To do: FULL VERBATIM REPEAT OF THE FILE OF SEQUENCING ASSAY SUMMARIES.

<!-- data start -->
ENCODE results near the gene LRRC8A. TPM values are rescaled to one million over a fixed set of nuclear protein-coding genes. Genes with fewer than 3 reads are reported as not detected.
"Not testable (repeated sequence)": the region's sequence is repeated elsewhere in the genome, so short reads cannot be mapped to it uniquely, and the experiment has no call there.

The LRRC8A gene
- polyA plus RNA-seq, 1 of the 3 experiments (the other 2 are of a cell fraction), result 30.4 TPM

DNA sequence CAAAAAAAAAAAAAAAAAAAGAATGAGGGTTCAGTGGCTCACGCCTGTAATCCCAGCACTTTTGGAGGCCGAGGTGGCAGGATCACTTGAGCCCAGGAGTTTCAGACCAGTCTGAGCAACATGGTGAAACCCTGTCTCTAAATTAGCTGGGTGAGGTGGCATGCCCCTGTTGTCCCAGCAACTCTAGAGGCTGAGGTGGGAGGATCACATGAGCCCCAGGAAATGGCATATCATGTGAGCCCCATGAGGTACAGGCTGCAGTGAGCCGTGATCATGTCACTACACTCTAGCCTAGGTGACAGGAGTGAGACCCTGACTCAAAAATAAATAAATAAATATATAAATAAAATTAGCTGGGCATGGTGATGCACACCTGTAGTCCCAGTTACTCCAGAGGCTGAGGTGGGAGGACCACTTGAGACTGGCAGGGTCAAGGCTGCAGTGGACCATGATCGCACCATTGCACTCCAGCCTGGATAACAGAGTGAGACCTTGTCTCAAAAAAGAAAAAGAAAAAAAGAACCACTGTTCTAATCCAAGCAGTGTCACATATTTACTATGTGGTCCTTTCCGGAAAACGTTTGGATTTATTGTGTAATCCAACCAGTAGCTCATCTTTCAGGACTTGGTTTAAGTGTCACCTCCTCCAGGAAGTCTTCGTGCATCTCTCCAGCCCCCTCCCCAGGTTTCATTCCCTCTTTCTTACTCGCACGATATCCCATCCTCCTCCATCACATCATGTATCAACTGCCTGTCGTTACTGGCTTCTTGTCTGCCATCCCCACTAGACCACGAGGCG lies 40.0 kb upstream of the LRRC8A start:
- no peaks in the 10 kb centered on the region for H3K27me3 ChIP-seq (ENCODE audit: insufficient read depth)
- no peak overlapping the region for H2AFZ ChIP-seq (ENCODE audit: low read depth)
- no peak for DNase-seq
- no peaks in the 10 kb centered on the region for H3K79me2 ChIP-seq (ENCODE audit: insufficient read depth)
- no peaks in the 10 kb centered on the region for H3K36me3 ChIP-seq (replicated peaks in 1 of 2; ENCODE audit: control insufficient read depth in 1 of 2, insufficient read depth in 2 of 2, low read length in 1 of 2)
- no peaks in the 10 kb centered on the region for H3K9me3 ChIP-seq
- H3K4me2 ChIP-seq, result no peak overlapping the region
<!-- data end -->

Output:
ENCODE results near the gene LRRC8A. TPM values are rescaled to one million over a fixed set of nuclear protein-coding genes. Genes with fewer than 3 reads are reported as not detected.
"Not testable (repeated sequence)": the region's sequence is repeated elsewhere in the genome, so short reads cannot be mapped to it uniquely, and the experiment has no call there.

The LRRC8A gene
- polyA plus RNA-seq, 1 of the 3 experiments (the other 2 are of a cell fraction), result 30.4 TPM

DNA sequence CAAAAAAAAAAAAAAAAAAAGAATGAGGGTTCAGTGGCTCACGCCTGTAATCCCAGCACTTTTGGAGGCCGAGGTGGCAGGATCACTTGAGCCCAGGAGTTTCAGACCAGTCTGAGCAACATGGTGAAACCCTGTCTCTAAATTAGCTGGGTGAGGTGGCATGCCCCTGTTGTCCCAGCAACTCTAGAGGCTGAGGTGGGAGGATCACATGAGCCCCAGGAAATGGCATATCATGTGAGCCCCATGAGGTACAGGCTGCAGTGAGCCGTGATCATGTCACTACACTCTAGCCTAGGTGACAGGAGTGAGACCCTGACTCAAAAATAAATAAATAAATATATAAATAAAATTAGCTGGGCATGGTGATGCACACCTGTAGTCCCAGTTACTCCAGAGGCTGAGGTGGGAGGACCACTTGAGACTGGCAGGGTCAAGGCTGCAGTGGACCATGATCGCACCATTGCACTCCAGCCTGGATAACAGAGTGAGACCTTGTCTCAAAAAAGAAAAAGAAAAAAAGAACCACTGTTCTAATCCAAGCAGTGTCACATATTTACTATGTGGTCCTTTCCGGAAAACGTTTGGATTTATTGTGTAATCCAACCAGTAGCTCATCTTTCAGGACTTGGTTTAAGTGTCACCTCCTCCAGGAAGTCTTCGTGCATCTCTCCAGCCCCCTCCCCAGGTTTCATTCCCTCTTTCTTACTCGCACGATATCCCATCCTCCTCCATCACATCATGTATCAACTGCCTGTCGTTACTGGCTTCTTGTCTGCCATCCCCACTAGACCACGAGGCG lies 40.0 kb upstream of the LRRC8A start:
- no peaks in the 10 kb centered on the region for H3K27me3 ChIP-seq (ENCODE audit: insufficient read depth)
- no peak overlapping the region for H2AFZ ChIP-seq (ENCODE audit: low read depth)
- no peak for DNase-seq
- no peaks in the 10 kb centered on the region for H3K79me2 ChIP-seq (ENCODE audit: insufficient read depth)
- no peaks in the 10 kb centered on the region for H3K36me3 ChIP-seq (replicated peaks in 1 of 2; ENCODE audit: control insufficient read depth in 1 of 2, insufficient read depth in 2 of 2, low read length in 1 of 2)
- no peaks in the 10 kb centered on the region for H3K9me3 ChIP-seq
- H3K4me2 ChIP-seq, result no peak overlapping the region